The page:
Have you finally decided to take the plunge into raising backyard chickens? A flock of hens can remind anyone of a simpler time – one where people got up early, leisurely tossed grain down to their birds, collected a basket of perfect eggs, and then cooked up a nice BIG omelet. YUM! Sounds ideal, right? Are you already hitching up your overalls and pulling on your mud boots?
Backyard chickens can be an amazing addition to any family and the eggs they lay can make the ones from the grocery store taste bland and boring. When you crack open your first home-grown egg and see the rich, vivid orange of the yolk and taste how almost buttery it is, all of the prep work will be worth it.
I’ve been raising chickens on a small farm for countless years, which is a huge jump from my background in commercial poultry production. It is a wonderful way to become grounded and a great way to support better conditions for egg-laying birds. The life of a backyard chicken is so much more wonderful than the life of a battery-cage hen in a warehouse.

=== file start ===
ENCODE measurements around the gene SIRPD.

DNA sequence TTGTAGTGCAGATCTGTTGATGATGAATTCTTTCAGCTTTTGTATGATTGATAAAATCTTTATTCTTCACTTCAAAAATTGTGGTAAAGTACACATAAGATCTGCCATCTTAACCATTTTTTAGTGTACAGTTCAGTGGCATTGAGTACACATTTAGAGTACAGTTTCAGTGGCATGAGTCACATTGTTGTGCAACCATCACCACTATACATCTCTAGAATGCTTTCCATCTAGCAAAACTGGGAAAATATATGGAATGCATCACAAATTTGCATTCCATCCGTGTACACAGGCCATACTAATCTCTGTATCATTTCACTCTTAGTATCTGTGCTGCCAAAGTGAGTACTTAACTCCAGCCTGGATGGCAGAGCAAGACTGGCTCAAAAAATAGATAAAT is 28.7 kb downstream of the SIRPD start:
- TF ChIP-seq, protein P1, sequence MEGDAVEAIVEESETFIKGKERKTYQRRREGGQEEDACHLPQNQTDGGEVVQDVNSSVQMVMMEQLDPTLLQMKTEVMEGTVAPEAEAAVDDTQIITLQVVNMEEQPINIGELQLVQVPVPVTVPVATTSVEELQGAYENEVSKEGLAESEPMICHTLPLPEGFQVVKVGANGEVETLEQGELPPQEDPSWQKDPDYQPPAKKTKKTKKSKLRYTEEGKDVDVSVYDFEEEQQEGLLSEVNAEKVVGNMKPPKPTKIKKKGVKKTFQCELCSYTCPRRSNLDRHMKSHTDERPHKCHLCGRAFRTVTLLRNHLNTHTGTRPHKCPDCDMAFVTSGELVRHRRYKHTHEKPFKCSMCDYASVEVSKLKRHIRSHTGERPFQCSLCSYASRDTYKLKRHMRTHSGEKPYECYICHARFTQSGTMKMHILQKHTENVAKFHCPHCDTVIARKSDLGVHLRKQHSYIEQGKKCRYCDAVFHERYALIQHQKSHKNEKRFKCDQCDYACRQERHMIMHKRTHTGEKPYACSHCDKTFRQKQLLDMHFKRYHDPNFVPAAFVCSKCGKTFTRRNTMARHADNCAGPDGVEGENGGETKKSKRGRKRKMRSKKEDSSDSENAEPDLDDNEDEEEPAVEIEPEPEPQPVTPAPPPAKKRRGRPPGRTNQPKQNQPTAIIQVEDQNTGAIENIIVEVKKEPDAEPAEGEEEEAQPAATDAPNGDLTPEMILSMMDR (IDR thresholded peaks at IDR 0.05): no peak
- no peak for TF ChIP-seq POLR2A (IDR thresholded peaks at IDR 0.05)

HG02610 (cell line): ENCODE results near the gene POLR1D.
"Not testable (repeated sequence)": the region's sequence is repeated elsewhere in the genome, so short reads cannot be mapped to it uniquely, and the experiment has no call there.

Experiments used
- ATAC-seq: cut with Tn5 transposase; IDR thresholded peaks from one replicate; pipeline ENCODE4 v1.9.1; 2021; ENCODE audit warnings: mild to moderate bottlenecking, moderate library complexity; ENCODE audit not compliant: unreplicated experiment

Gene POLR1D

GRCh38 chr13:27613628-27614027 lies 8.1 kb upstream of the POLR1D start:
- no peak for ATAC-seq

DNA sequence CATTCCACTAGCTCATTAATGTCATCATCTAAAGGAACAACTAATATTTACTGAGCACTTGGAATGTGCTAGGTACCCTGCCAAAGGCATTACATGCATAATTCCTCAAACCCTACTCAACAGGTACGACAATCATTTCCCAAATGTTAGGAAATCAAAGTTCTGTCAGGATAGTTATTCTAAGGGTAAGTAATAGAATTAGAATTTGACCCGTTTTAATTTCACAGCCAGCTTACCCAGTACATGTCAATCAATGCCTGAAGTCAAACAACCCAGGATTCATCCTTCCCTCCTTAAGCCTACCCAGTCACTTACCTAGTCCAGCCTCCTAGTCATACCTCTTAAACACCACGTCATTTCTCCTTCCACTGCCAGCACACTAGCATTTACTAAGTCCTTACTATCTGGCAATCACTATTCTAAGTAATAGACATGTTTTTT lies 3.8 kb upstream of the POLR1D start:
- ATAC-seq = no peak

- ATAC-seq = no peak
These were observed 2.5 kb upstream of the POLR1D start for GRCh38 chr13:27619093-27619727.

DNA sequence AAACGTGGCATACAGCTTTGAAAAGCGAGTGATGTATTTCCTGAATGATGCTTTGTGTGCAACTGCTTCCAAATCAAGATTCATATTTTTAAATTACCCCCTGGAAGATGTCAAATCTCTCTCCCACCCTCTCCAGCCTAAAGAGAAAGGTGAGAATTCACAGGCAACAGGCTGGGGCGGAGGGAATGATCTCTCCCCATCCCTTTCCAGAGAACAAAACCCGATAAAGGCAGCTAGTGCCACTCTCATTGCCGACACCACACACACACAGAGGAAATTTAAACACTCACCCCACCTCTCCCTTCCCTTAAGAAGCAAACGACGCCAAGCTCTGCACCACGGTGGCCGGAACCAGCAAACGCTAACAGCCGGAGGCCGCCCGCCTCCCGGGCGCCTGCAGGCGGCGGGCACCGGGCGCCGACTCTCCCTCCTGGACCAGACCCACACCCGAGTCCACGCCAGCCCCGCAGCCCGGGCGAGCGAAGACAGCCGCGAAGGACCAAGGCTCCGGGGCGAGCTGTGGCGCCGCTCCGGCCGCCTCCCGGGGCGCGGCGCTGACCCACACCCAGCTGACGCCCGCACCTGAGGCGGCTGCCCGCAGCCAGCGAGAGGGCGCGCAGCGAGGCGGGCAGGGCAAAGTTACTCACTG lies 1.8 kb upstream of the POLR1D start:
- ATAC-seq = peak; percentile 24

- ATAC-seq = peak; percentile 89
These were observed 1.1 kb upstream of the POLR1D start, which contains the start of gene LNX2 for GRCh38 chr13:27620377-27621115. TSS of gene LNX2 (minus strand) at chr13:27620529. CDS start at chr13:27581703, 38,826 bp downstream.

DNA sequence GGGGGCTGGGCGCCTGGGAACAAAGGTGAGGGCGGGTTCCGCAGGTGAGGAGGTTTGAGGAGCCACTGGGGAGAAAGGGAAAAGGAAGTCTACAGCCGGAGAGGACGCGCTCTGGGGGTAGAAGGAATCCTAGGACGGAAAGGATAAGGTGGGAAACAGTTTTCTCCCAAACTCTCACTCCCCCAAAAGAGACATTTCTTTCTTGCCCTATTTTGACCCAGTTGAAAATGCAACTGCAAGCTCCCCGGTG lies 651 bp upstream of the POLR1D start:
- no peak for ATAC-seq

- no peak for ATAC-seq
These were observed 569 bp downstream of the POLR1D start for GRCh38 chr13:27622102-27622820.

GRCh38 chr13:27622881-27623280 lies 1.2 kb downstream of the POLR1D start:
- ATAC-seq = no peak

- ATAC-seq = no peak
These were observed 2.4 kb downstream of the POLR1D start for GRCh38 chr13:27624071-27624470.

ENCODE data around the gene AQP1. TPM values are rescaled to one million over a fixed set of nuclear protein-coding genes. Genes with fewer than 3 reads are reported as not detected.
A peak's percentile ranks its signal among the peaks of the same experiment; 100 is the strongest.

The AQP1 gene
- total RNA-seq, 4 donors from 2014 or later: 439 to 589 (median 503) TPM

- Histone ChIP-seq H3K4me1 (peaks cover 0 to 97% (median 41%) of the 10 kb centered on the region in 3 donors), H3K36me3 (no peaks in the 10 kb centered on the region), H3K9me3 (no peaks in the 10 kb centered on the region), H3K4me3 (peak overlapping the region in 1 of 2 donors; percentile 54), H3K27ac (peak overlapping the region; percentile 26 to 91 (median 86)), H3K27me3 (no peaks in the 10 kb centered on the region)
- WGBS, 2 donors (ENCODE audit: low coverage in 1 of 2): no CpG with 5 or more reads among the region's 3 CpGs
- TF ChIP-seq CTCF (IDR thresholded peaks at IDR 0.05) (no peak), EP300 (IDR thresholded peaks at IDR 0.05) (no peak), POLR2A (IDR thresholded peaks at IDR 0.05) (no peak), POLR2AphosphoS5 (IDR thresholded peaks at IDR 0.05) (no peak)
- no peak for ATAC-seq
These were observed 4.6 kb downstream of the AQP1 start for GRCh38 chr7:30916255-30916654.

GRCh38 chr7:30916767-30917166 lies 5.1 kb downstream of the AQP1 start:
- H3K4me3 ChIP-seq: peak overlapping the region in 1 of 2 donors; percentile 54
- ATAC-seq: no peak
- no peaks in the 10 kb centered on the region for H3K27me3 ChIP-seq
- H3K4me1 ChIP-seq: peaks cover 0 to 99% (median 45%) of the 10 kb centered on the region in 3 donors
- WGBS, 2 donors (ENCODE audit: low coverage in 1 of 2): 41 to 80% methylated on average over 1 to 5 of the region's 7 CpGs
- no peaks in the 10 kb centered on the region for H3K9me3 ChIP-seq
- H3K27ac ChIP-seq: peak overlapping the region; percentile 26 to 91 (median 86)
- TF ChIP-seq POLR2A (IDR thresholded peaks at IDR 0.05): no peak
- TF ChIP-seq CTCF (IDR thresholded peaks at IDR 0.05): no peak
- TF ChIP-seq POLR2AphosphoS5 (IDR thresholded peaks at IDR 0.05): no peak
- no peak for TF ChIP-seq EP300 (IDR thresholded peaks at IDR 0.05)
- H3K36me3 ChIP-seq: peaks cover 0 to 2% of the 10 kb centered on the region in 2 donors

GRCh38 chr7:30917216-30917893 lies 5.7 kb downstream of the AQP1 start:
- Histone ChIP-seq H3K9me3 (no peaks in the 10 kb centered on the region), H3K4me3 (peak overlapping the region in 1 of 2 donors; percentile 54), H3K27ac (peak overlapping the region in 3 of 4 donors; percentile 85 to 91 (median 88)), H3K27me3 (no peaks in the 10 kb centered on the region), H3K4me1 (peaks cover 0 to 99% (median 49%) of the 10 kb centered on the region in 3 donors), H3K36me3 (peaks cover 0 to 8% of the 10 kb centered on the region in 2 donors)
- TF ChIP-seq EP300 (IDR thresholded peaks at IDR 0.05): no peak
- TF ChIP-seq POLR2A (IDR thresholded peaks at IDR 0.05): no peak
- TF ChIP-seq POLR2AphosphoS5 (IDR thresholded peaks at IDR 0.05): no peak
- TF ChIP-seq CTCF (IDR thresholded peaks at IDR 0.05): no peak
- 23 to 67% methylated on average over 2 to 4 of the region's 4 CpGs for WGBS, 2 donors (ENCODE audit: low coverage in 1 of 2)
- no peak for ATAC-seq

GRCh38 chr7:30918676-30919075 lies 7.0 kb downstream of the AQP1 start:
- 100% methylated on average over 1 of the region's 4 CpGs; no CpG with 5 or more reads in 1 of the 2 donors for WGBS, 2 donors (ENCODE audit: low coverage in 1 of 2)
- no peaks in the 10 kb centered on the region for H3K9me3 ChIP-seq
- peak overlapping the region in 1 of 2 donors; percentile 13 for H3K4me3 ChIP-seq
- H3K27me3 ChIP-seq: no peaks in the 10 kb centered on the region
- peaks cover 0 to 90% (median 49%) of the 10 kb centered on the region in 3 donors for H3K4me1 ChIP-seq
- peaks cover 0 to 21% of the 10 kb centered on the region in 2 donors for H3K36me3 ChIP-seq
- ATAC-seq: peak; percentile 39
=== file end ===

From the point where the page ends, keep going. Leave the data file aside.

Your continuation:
So, for all of you newcomers (or even those of you who have had chickens in the past and are revamping your setup) I put together my five most important tips!
#1: Keep It Simple, Take It Slow
It can be almost too exciting when you go out to get your first chickens, but beginners (or the casual keeper) should strive for simplicity. Don’t rush into it, because the mishmash you may create can take the fun out of poultry keeping. Quite a few people have impulse-bought some chicks at the feed store, but then later realized they were strictly meat birds, would not lay many eggs, and would die young. Don’t make those kinds of mistakes!